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    This issue is not specific to Alpine, Wheels just suck with any less-common ABI/platform combination. Try it with Debian on ARM and you will run into the same issue.

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      Yea, it’s not a fair comparison because the OP is using a package with some base extensions and therefore has to pull in gcc and compile those CPython extensions. A better comparison would be to compare something that had the actual python package available in Alpine.

      Or, use a program you wrote whose dependencies are all pure-python without needing to link to outside C resources.

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        It might not be fair, but it is relevant. At least in my view. This article mirrors my experience, and I came to the same conclusion. It’s quite rare that I don’t have any library that uses C in my projects, but for which no wheels are available for a ‘standard’ platform. I never had use for any of the Python packages that were included in Alpine (nor the ones that come with Debian, for that matter. I usually try to pin my dependency versions to the exact ones I use in de velopment).

        I’ve experienced a lot of pain trying to use Alpine with Python, and I don’t think it’s worth it for anything other than small, simple projects. Even for building Python-based containers for functions in OpenFaas (where you’d really like to have small images), I ended up having a (relatively heavy) base image with most of my common requirements included, and used that with all my function containers. Which, in the end is an acceptable solution, since you only have to pull the base image every now and then, when it updates. The base images weights around 350mb, but every image derived from it was only a few kBs or (MBs, in some cases).

        Anyway, if you can fault the article for anything it might be for not making it clearer when it’s conclusions are relevant. But I think most people will understand that, and won’t expect a ‘fair’ comparison for clean-room circumstances. As I said, it might not be fair, but it’s good practical advice nonetheless, in a lot of cases.

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          Exactly my feeling. The original post and liwakura’s comment are both fascinating when I don’t have this problem, but I’d wager if someone is searching for “Alpine Docker Python Slow” it’s not going to be for the other edge cases.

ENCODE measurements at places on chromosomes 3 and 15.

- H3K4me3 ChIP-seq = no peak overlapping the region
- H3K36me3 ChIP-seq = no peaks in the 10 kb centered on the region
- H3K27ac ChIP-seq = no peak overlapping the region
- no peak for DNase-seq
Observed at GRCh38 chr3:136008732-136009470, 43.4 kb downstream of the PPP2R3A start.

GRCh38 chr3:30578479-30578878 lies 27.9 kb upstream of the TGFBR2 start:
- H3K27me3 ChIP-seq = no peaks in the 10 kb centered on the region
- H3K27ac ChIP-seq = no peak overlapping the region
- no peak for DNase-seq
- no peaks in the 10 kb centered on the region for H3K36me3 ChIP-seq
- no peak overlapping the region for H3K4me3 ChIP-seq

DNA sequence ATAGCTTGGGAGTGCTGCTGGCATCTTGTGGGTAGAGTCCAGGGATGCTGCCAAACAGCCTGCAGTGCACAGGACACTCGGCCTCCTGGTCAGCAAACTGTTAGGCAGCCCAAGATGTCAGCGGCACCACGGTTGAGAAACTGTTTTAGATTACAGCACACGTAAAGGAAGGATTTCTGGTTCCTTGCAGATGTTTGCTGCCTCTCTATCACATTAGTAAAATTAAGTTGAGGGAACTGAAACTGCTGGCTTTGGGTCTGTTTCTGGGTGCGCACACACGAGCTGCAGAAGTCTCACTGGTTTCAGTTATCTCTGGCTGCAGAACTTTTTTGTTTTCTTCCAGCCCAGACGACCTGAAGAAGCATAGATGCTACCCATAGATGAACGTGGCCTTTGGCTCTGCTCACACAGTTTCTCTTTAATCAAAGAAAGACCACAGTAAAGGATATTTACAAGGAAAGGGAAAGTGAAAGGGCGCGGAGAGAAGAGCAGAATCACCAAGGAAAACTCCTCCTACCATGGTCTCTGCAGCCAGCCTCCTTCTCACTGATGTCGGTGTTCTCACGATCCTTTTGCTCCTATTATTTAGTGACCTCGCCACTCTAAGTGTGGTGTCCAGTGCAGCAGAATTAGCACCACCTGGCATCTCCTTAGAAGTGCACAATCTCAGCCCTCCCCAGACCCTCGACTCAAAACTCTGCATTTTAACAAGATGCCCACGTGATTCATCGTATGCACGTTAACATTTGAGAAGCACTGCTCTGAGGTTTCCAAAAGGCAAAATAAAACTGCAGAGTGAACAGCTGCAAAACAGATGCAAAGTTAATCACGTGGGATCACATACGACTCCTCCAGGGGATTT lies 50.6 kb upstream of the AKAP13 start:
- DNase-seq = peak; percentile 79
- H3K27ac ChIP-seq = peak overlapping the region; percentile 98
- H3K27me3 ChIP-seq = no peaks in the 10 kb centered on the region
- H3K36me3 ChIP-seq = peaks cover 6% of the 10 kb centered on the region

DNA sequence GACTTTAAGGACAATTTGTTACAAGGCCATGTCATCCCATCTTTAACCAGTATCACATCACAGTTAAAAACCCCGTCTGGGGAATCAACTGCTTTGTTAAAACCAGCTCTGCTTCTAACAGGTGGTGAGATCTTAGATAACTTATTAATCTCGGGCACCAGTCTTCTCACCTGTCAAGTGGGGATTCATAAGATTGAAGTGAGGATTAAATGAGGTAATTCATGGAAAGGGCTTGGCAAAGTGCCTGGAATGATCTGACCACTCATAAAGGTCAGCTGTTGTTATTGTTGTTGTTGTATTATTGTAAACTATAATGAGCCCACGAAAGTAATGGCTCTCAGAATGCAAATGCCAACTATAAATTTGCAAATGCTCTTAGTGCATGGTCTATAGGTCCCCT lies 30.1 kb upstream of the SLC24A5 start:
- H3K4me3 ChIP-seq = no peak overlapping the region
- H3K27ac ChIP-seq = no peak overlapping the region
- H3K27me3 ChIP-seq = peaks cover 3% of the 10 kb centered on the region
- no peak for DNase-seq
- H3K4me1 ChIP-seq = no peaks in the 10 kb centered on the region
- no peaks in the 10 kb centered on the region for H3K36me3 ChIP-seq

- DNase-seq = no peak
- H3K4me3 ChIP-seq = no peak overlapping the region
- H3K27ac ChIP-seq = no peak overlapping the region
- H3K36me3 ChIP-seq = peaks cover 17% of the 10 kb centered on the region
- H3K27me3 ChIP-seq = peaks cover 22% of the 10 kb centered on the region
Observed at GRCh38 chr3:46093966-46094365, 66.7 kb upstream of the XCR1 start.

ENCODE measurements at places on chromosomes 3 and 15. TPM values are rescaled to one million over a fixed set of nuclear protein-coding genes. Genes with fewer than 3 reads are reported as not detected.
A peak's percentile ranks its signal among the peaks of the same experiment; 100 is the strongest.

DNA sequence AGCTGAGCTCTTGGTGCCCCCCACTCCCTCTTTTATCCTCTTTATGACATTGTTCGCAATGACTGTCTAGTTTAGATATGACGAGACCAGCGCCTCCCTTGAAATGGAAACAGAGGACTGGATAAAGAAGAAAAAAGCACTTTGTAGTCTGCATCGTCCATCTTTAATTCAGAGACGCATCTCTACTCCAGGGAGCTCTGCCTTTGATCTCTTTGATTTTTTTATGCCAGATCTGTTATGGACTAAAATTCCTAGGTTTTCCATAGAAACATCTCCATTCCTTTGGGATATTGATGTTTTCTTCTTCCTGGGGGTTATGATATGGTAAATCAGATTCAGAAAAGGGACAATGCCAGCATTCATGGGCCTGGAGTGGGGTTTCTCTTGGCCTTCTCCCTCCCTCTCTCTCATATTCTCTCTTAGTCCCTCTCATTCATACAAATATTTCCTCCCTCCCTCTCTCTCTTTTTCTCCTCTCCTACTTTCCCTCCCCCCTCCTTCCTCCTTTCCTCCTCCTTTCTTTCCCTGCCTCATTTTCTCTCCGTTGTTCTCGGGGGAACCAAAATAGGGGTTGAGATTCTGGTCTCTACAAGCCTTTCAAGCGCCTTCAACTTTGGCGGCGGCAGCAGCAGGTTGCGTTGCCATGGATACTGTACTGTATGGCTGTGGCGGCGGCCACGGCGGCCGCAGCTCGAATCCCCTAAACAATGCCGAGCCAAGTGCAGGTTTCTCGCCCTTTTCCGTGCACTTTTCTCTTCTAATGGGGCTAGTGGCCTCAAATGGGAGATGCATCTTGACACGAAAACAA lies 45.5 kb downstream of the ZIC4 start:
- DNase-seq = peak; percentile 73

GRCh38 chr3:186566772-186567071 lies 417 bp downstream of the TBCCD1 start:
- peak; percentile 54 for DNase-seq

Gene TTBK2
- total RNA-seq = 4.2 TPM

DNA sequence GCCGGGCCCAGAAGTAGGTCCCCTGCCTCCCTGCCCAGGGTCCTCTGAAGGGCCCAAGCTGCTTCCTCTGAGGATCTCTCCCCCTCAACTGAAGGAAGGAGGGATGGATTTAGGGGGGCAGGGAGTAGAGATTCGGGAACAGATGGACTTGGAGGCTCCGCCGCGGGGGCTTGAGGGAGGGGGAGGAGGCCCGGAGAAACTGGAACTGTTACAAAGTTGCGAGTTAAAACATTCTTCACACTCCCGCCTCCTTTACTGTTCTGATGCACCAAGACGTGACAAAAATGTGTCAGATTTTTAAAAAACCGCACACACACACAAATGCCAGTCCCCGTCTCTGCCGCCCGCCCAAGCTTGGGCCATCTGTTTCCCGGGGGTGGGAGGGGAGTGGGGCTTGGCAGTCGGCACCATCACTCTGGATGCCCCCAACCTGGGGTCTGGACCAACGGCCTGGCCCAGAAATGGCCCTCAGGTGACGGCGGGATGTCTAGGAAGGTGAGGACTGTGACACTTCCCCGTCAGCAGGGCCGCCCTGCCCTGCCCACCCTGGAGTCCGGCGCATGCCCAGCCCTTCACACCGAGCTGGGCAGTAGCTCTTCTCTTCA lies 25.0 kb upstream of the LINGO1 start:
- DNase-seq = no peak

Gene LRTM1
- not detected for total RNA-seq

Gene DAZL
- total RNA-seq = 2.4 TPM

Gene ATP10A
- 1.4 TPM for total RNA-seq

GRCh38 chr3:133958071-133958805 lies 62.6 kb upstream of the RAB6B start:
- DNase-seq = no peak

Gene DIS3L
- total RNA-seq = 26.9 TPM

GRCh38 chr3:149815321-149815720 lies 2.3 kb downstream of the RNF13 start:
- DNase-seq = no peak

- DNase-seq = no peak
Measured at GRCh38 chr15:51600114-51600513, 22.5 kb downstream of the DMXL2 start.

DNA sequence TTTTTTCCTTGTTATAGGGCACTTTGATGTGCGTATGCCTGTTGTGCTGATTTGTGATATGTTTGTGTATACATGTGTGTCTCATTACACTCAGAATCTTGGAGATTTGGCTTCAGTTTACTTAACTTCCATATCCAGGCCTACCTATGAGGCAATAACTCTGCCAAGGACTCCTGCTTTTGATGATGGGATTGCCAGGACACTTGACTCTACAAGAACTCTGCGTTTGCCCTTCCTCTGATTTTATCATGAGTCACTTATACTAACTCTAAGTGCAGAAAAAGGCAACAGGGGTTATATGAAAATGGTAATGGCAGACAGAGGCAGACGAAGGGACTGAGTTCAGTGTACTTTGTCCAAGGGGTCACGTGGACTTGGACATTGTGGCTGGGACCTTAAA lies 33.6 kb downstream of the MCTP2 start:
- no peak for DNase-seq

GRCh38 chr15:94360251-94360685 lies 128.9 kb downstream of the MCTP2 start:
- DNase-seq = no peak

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        The difference is that no one recommends ARM as a way to make smaller, faster builds. It’s understood you’ll have more work because it’s more obscure. But people do recommend Alpine on amd64 for faster, smaller builds, and that wastes lots and lots of time for people who don’t know any better.

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        it’s worth noting that the ways in which musl is “broken” as compared to glibc are because glibc have a bunch of nonstandard extensions and features/bugs that don’t match the spec. Of course musl can have bugs, but the ways in which it’s different are because it conforms to the spec and glibc doesn’t.

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          It’s easy to become frustrated at musl when working with Alpine Linux (or any distro that uses musl by default), but you bring up a good point that must be remembered in these times of frustration: if the app you want to build doesn’t build with musl because it’s using some glibc-isms not in the spec, it’s not musl’s fault that the app developer uses extensiosn/features in a libc implementation that does more than implement libc.. Unfortunately glibc is quite prolific these days so it’s easy to run into these portability issues :(

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          The build time and research arguments are valid and definitely good to keep in mind. However, you can make smaller alpine images by following similar patterns. The Dockerfiles in this article don’t use –no-cache with apk and they leave around the development files after the build is done.

          The following image should build something similar, though, as mentioned, it takes a while to build. I’ll update this post with the final image size when it’s done.

          FROM python:3.8-alpine
          
          ENV PYTHONUNBUFFERED=1 \
            PYTHONDONTWRITEBYTECODE=1 \
            PYTHONHASHSEED=random \
            PIP_NO_CACHE_DIR=off \
            PIP_DISABLE_PIP_VERSION_CHECK=on
          
          RUN apk add --no-cache freetype libpng openblas
          
          RUN apk add --no-cache --virtual .build-deps gcc build-base freetype-dev libpng-dev openblas-dev \
              && pip install matplotlib pandas \
              && apk del --no-cache .build-deps
          

          EDIT: strangely, the build wasn’t also made slowed by untaring matplotlib-3.1.2.tar.gz which is a 40MB file with lots of small files. That’s not to say the build was fast, but it’s worth noting.

          In any sense, the final build size as reported by docker image ls was 469MB.

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            This does result in a smaller image, but it means every time you change your Python or APK dependencies you need to reinstall both, without relying on Docker layer caching.

            The image size honestly isn’t a big deal, but the build time is brutal.